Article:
Which type of candidate is likely to give the Democrats the strongest advantage?  Moderates say progressive candidates will scare off swing voters, while progressives say centrist candidates could fail to galvanize the base, dampening turnout.  

At this point, it’s not clear who is right.

In some states, the progressive-moderate split among Democrats is provoking heavy-handed intervention by party bosses.  A bid for the nomination by progressive activist and author Laura Moser in Texas earlier this year led the state Democratic committee – with support from the national party — to sponsor opposition research to cast doubt on Moser’s credibility.

But Moser survived, and will now compete in a May run-off against Lizzie Fletcher, the establishment’s favored candidate.

If anything the split in state Democratic parties over how to handle the mid-term contests is widening, which bodes well for the GOP, which is likely to remain more unified.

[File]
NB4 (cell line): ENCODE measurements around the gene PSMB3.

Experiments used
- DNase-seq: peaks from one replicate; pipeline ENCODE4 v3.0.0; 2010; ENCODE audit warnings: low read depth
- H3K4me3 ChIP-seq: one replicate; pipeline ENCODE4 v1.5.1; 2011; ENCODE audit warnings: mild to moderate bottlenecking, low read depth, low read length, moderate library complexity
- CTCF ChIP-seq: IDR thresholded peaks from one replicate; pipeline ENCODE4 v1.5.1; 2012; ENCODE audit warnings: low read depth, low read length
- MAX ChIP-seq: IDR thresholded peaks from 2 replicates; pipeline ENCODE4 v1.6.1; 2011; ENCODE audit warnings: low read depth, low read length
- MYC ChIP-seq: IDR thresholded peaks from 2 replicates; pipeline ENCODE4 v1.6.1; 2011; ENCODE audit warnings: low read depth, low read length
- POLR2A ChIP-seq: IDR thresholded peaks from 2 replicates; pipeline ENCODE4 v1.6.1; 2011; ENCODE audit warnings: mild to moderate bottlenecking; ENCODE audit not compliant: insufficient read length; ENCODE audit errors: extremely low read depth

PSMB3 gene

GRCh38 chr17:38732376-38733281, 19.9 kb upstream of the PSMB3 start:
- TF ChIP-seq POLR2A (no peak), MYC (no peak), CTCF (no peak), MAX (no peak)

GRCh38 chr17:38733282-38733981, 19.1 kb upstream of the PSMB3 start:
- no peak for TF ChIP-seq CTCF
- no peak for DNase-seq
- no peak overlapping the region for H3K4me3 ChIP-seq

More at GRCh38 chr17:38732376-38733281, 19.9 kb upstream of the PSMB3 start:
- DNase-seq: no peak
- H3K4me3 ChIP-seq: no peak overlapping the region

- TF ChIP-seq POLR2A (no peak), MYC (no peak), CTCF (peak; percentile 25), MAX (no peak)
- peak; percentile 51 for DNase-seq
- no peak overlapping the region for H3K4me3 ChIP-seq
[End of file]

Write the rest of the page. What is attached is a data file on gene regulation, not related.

Another indication that Republicans are increasingly in good shape this fall is the so-called “generic ballot.”   It measures the relative degree of support for each party among the electorate without naming specific election races or candidates.  It’s considered a reliable bellwether of how a congressional election will turn out.

Democrats led by as much as 16 points on the generic ballot as recently as February and by 10 points in March. But in recent polls that lead is down to 5 or 6 points. If history is any guide, that’s simply not enough to give Democrats the margin they need to prevail.

A number of other wild cards are bound to shape the House contests in November.  One is the relative size of the two parties’ campaign coffers – a factor that strongly favors the GOP.  Outside groups like the Koch Brothers are slated to spend an unprecedented $400 million in November, a whopping 60% increase over 2016.